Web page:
Common Causes and Prevention
While there is no one-size-fits-all cure for the condition of acne, there are measures we can implement to treat and prevent breakouts, which are best implemented when we understand what’s causing them.
- Hormones: “Acne is, to a great degree, hormonal,” says Kraffert. What does he mean by that? Sex hormones, specifically, androgens, are known to kick the sebaceous glands into high gear, causing them to produce extra oil.
- Product build-up: Ever notice how sweat from a sports bra leaves breakouts under the bra line, or how certain hair products may result in bumps along the hairline? The same thing can hold true for what comes in contacts with our mouths and the areas around it. “In some cases cosmetic products used on the lips and hair removal products and treatments used on the chin can be contributory,” explains Kraffert. If you spot breakouts right around your lip line, try checking your chapstick or lipstick for coconut oil or other potentially comedogenic ingredients.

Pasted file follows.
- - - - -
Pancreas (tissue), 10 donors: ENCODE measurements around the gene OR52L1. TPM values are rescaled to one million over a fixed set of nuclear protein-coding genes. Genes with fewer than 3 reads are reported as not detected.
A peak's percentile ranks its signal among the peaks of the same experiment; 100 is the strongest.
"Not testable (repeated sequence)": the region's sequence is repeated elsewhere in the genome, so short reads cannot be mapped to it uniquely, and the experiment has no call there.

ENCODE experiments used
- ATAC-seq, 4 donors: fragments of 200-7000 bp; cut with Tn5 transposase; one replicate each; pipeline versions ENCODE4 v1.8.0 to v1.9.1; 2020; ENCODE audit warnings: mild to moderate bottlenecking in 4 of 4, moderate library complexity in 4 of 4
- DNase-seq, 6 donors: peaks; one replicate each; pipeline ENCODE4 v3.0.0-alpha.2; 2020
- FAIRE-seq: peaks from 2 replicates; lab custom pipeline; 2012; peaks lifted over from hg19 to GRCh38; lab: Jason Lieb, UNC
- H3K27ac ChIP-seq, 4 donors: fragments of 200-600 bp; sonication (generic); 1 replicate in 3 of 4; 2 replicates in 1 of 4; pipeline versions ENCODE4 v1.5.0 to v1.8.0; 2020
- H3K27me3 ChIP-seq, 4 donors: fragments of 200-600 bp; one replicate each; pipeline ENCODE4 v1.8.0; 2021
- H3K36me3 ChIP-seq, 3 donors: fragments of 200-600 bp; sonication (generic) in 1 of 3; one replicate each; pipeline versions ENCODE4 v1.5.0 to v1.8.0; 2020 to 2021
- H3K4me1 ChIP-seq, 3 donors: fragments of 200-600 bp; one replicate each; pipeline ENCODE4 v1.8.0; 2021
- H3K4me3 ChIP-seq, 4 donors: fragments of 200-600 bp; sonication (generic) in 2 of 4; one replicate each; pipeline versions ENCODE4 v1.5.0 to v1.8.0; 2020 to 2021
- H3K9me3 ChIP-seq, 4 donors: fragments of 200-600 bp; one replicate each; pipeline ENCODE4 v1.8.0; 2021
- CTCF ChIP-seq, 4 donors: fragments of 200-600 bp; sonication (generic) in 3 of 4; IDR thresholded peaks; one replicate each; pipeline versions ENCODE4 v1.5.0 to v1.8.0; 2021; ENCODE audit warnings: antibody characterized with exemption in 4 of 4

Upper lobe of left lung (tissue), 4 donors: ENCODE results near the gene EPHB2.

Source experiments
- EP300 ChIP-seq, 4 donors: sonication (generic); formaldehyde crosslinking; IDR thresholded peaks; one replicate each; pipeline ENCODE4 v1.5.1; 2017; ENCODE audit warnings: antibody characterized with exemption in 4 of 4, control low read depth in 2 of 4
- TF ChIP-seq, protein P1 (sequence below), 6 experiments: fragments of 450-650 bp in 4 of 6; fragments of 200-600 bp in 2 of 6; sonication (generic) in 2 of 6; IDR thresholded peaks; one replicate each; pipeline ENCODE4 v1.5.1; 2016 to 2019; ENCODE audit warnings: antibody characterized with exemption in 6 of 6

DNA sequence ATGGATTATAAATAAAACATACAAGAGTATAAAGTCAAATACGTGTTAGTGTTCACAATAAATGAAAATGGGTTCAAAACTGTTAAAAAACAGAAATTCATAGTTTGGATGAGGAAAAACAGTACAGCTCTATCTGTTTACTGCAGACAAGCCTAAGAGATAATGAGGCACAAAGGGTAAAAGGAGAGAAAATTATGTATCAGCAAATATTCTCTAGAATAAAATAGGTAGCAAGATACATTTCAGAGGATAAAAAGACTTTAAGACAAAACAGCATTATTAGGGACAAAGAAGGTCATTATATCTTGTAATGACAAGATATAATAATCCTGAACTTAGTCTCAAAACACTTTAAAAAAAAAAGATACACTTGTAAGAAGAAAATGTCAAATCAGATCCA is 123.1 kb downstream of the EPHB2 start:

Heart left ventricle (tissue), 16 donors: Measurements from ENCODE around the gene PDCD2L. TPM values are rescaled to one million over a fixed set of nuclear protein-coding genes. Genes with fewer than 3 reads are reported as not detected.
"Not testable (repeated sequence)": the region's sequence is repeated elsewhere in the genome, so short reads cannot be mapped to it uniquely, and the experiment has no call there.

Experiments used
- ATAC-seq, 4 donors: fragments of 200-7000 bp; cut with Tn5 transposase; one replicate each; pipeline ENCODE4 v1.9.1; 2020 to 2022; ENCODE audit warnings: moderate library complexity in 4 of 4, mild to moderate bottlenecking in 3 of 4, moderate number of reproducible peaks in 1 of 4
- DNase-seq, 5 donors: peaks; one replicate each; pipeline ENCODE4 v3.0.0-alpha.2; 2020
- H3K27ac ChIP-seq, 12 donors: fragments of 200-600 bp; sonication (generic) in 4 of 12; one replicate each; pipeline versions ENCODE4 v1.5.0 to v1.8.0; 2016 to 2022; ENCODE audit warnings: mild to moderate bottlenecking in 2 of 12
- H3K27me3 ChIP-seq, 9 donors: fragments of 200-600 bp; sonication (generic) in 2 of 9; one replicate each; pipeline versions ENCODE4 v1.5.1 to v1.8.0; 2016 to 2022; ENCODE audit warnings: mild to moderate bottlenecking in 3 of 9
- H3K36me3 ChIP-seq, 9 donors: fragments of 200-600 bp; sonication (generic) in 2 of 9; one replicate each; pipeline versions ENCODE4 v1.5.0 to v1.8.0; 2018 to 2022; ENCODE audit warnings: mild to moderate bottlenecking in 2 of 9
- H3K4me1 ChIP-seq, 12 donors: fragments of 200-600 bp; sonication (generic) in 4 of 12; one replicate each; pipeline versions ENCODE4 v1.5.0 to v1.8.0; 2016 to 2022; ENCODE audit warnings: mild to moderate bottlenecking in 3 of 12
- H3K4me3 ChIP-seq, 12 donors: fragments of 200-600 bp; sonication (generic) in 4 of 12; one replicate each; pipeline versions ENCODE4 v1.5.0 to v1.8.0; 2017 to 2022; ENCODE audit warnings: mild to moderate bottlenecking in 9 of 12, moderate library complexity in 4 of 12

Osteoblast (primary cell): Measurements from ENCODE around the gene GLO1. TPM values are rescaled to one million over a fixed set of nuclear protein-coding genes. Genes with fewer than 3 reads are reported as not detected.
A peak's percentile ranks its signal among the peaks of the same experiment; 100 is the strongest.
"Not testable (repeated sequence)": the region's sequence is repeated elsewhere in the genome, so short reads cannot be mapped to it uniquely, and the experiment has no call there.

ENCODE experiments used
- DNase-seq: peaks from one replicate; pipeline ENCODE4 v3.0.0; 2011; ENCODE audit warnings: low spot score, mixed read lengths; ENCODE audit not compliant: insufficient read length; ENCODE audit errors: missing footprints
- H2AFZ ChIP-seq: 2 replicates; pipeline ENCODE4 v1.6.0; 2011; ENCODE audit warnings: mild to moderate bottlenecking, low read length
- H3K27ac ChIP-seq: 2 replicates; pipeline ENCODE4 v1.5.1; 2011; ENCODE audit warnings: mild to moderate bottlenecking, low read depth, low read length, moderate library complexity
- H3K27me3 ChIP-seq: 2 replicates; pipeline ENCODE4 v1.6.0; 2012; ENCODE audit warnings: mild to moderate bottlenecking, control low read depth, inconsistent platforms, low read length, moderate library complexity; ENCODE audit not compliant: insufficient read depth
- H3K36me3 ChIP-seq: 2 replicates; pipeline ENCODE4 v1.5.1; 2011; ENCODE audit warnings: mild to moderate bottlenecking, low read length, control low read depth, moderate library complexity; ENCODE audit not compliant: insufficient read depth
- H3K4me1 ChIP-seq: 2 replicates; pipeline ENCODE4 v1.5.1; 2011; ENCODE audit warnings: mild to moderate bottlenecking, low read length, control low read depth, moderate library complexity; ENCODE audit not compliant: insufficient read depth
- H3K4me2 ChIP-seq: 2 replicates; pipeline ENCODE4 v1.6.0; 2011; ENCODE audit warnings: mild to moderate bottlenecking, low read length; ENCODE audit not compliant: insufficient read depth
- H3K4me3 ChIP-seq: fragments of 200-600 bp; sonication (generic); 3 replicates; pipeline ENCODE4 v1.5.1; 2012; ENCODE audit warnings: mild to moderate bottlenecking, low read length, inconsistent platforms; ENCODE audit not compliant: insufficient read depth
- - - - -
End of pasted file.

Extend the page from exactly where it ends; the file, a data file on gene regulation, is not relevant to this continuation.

- Know your triggers: Having acne doesn’t mean anyone has to assess or avoid every single thing that might potentially result in a breakout, but noticing patterns between certain things, like certain ingredients, and breakouts, may help you avoid them in the future. For example, if you notice more breakouts when your skin becomes dry, try adding a physical or chemical exfoliant to your weekly skincare routine, which will slough away any dead skin cells that might contribute to clogged pores.